No one PE measure remained associated with the self-reported headache discomfort questions over time. This is likely due to patient improvement or a widespread floor effect. Thus, no single objective PE surrogate measure for CGH clinical research is suggested by this study as a useful longitudinal outcome.
A different analytical approach to the data would have been to do a prediction analysis of the data to assess if these baseline PE measures are predictive of treatment outcome, as has been done by Jull and Stanton,  who found no consistent predictors of reduction in CGH. This will be our next analysis.
It is interesting to note that study subjects in both groups remained restricted on cervical extension after treatment (20° or 55° out of 75°, restriction on average). Cleland et al  reported restricted cervical extension as predictive of success with SMT. Restricted cervical extension may be a part of the pathophysiology of the CGH. In addition, perhaps decreased cervical ROM on extension is indicative of a population who might experience chronic CGHs and could be a future focus of treatment assessment.
The treating physicians who performed the attention control PE were not blinded to treatment arm after baseline. As a result, there might be significant bias in physician expectation of improvement based both on time in the study and upon treatment group assignment. However, the lack of differences between groups mitigates this concern to some degree.
With this sample size, 20 patients per treatment arm, there was minimal power to detect an association between PE and subjective outcome measures or the effect of treatment on the observed associations. The results obtained here need to be repeated by larger studies with blinded assessors to further flush out the pathophysiology of CGH.
There might be an observable relationship between patient-reported CGH measures and PE measures with a higher treatment frequency. It is possible that this potential relationship might be different between the SMT and LM groups. We plan to look at this in future studies.
The PE measures, excluding pain pressure threshold and cervical extension, all had a floor effect. As study subjects improved, the values hovered closer and closer to 0 (or normal), allowing for small amounts of variance. Although the study design excluded subjects whose CGH pain scored lower than 25 to mitigate a floor effect, baseline PE pain scores still had a maximum average of 2.3 on a 0-to-10 pain scale. Even the cervical active ROM scores were within 8° of normal ROM, on average, at baseline. Surrogate measures are difficult to find under these constraints.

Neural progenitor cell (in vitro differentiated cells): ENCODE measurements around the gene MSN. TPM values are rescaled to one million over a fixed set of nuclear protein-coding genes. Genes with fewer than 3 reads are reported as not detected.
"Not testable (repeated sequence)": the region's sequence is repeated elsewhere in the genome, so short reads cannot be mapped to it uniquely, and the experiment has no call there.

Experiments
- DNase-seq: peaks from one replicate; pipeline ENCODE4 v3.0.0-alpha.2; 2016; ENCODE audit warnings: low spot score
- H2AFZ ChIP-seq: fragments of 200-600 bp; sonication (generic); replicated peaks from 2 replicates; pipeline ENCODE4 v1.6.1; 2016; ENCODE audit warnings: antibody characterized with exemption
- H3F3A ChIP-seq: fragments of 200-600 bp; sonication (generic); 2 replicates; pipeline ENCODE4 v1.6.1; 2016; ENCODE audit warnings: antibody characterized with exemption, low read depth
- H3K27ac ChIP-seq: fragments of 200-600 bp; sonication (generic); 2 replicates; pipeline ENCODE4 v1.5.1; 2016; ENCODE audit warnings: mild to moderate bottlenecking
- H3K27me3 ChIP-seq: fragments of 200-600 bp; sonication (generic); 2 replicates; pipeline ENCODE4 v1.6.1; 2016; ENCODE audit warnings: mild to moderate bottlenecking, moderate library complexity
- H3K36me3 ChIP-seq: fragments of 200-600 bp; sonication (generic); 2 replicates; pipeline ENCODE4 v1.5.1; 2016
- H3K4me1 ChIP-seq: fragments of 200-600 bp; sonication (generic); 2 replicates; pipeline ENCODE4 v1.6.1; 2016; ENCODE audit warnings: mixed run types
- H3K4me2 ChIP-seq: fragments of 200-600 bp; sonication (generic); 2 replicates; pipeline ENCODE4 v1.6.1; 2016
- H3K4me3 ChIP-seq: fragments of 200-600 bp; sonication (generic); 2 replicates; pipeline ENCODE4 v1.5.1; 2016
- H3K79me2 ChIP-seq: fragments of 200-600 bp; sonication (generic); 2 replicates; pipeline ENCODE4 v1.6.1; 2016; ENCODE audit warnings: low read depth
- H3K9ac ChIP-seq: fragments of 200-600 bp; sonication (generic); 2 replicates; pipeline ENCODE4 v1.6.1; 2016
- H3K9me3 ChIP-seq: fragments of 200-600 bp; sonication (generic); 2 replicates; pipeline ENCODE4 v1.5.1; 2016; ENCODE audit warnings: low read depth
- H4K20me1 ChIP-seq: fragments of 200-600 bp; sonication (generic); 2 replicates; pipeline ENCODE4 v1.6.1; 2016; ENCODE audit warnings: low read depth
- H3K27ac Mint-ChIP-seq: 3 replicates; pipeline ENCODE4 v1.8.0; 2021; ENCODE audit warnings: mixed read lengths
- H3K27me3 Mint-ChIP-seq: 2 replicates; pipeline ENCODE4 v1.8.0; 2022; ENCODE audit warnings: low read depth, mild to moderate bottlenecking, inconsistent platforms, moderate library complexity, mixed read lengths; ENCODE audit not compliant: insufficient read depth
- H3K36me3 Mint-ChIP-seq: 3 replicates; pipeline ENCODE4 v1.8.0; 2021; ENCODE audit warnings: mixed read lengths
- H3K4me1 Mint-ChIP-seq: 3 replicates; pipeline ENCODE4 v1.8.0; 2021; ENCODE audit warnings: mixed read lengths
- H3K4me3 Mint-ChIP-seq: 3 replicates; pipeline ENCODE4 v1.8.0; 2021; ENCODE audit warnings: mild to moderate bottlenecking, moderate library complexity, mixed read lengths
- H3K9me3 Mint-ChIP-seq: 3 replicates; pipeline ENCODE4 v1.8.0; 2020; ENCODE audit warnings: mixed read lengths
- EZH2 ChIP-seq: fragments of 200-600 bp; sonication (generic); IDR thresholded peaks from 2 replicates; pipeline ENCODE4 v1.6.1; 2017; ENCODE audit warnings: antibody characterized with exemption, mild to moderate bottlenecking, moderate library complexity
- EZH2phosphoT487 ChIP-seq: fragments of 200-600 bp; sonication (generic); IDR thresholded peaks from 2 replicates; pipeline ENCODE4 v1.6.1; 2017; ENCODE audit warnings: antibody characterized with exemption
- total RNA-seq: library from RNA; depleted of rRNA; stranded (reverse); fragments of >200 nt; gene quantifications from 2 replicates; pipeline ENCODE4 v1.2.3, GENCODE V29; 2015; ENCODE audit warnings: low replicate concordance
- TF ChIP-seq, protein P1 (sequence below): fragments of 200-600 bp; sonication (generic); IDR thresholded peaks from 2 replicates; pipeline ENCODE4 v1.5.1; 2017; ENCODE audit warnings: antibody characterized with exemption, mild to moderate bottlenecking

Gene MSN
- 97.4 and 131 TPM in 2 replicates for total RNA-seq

Subjects answered questions about their experience over the past 4 weeks after the fact introducing a potential recall bias. Optional headache diaries were provided but not collected throughout the study to prevent this risk of bias. We chose not to require this to decrease study patient burden, thus relying on collecting the patient's subjective experience every 4 weeks throughout the study.
Generalizability beyond randomized clinical trial protocol is not clear. Subjects enrolled in the study went through a telephone screen and 2 baseline examinations and had to meet study criteria before enrollment. Larger clinical trials on headache populations that gather longitudinal PE data will help to establish the generalizability of these results.
At 12 weeks, a lower pain pressure threshold was indicative of those that still had the most intense subjective experience with headache pain vs cervical active ROM and pain with movement. This relationship is different from that at baseline, where the reverse was true. It is also important to note that cervical extension remained restricted throughout the study, indicating a possible direction for the study of pathophysiology behind CGHs. Although this is useful information for the practicing clinician who may use these PE indicators to track patient progress, no consistent surrogate PE measure for the CGH experience is indicated.
Yet, clinically important changes over time were observed in PE indicators for self-reported CGH pain and disability outcomes. This is an important step toward establishing objective measures of CGH pain and disability for clinical studies.
Funding Sources and Potential Conflicts of Interest
No conflicts of interest were reported for this study. This study was supported by the National Center for Complementary and Alternative Medicine, Department of Health and Human Services (grant no. R21 AT002324).
Cervical ROM and ROM-elicited pain measures are predictive of subjective CGH experience at baseline.
Pain pressure threshold measures are predictive of subjective CGH experience after treatment.
Restriction of cervical active extension ROM may be typical for this population and is a possible focus for treatment assessment.
Knowing which objective measures are indicative of CGH pain is important for clinical research as well as the practicing physician